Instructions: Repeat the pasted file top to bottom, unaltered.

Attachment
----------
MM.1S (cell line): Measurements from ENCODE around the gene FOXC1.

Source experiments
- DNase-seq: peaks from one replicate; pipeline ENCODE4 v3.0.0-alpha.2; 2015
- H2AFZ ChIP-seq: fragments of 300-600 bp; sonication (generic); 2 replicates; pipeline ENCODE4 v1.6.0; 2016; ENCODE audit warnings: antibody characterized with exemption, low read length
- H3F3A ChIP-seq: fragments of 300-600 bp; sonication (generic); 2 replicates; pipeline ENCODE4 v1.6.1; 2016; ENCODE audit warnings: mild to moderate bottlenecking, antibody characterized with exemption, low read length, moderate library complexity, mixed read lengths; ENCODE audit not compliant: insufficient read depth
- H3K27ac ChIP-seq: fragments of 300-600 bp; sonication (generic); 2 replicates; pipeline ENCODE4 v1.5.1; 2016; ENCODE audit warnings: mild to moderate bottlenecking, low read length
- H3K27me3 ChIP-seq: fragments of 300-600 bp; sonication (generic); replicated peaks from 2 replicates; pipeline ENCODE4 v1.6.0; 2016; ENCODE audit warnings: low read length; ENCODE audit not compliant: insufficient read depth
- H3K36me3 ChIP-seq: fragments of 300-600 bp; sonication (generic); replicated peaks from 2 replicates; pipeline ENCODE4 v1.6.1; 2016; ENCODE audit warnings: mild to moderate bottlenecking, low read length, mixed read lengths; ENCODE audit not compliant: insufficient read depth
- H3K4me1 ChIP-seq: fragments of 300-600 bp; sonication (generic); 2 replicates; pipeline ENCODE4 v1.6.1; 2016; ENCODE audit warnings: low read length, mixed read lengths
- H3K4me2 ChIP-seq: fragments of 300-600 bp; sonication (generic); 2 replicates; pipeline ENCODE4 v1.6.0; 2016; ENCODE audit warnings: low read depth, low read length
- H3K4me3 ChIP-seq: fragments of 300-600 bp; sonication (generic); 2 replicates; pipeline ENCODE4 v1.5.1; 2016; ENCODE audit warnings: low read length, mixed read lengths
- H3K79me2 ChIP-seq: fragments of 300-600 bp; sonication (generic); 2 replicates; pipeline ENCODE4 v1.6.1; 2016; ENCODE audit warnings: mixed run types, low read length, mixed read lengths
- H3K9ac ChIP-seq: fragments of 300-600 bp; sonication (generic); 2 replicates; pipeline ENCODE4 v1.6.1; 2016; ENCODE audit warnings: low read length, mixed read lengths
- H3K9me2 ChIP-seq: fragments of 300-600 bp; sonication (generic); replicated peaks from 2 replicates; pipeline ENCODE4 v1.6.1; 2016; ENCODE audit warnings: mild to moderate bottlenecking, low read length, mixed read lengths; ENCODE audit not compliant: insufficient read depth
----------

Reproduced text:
MM.1S (cell line): Measurements from ENCODE around the gene FOXC1.

Source experiments
- DNase-seq: peaks from one replicate; pipeline ENCODE4 v3.0.0-alpha.2; 2015
- H2AFZ ChIP-seq: fragments of 300-600 bp; sonication (generic); 2 replicates; pipeline ENCODE4 v1.6.0; 2016; ENCODE audit warnings: antibody characterized with exemption, low read length
- H3F3A ChIP-seq: fragments of 300-600 bp; sonication (generic); 2 replicates; pipeline ENCODE4 v1.6.1; 2016; ENCODE audit warnings: mild to moderate bottlenecking, antibody characterized with exemption, low read length, moderate library complexity, mixed read lengths; ENCODE audit not compliant: insufficient read depth
- H3K27ac ChIP-seq: fragments of 300-600 bp; sonication (generic); 2 replicates; pipeline ENCODE4 v1.5.1; 2016; ENCODE audit warnings: mild to moderate bottlenecking, low read length
- H3K27me3 ChIP-seq: fragments of 300-600 bp; sonication (generic); replicated peaks from 2 replicates; pipeline ENCODE4 v1.6.0; 2016; ENCODE audit warnings: low read length; ENCODE audit not compliant: insufficient read depth
- H3K36me3 ChIP-seq: fragments of 300-600 bp; sonication (generic); replicated peaks from 2 replicates; pipeline ENCODE4 v1.6.1; 2016; ENCODE audit warnings: mild to moderate bottlenecking, low read length, mixed read lengths; ENCODE audit not compliant: insufficient read depth
- H3K4me1 ChIP-seq: fragments of 300-600 bp; sonication (generic); 2 replicates; pipeline ENCODE4 v1.6.1; 2016; ENCODE audit warnings: low read length, mixed read lengths
- H3K4me2 ChIP-seq: fragments of 300-600 bp; sonication (generic); 2 replicates; pipeline ENCODE4 v1.6.0; 2016; ENCODE audit warnings: low read depth, low read length
- H3K4me3 ChIP-seq: fragments of 300-600 bp; sonication (generic); 2 replicates; pipeline ENCODE4 v1.5.1; 2016; ENCODE audit warnings: low read length, mixed read lengths
- H3K79me2 ChIP-seq: fragments of 300-600 bp; sonication (generic); 2 replicates; pipeline ENCODE4 v1.6.1; 2016; ENCODE audit warnings: mixed run types, low read length, mixed read lengths
- H3K9ac ChIP-seq: fragments of 300-600 bp; sonication (generic); 2 replicates; pipeline ENCODE4 v1.6.1; 2016; ENCODE audit warnings: low read length, mixed read lengths
- H3K9me2 ChIP-seq: fragments of 300-600 bp; sonication (generic); replicated peaks from 2 replicates; pipeline ENCODE4 v1.6.1; 2016; ENCODE audit warnings: mild to moderate bottlenecking, low read length, mixed read lengths; ENCODE audit not compliant: insufficient read depth